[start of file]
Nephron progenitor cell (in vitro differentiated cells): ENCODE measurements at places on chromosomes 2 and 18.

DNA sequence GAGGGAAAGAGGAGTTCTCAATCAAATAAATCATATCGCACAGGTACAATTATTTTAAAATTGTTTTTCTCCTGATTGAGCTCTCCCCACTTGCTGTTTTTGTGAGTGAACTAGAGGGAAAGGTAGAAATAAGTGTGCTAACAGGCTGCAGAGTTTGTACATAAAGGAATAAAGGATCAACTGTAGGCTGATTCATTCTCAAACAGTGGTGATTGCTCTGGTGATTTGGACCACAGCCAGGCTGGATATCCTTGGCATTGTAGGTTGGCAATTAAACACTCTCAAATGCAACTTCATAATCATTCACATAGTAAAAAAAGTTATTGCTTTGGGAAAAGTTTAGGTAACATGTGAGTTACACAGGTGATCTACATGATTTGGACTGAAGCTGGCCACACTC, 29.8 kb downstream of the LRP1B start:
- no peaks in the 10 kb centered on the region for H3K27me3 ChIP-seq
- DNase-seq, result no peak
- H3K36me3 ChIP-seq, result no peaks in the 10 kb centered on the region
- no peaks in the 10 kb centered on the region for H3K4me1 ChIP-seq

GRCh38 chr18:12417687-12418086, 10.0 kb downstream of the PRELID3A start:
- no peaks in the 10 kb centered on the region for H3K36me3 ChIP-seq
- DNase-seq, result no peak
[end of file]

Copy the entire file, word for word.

Nephron progenitor cell (in vitro differentiated cells): ENCODE measurements at places on chromosomes 2 and 18.

DNA sequence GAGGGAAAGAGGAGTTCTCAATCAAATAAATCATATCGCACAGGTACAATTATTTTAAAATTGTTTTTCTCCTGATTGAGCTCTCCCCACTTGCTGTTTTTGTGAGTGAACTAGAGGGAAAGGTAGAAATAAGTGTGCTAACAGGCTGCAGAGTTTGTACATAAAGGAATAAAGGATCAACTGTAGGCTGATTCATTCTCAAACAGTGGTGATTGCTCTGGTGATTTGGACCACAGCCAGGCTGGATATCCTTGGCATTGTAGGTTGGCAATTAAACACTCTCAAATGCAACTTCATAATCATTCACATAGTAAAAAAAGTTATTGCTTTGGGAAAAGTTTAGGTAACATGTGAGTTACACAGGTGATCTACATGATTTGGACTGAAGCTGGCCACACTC, 29.8 kb downstream of the LRP1B start:
- no peaks in the 10 kb centered on the region for H3K27me3 ChIP-seq
- DNase-seq, result no peak
- H3K36me3 ChIP-seq, result no peaks in the 10 kb centered on the region
- no peaks in the 10 kb centered on the region for H3K4me1 ChIP-seq

GRCh38 chr18:12417687-12418086, 10.0 kb downstream of the PRELID3A start:
- no peaks in the 10 kb centered on the region for H3K36me3 ChIP-seq
- DNase-seq, result no peak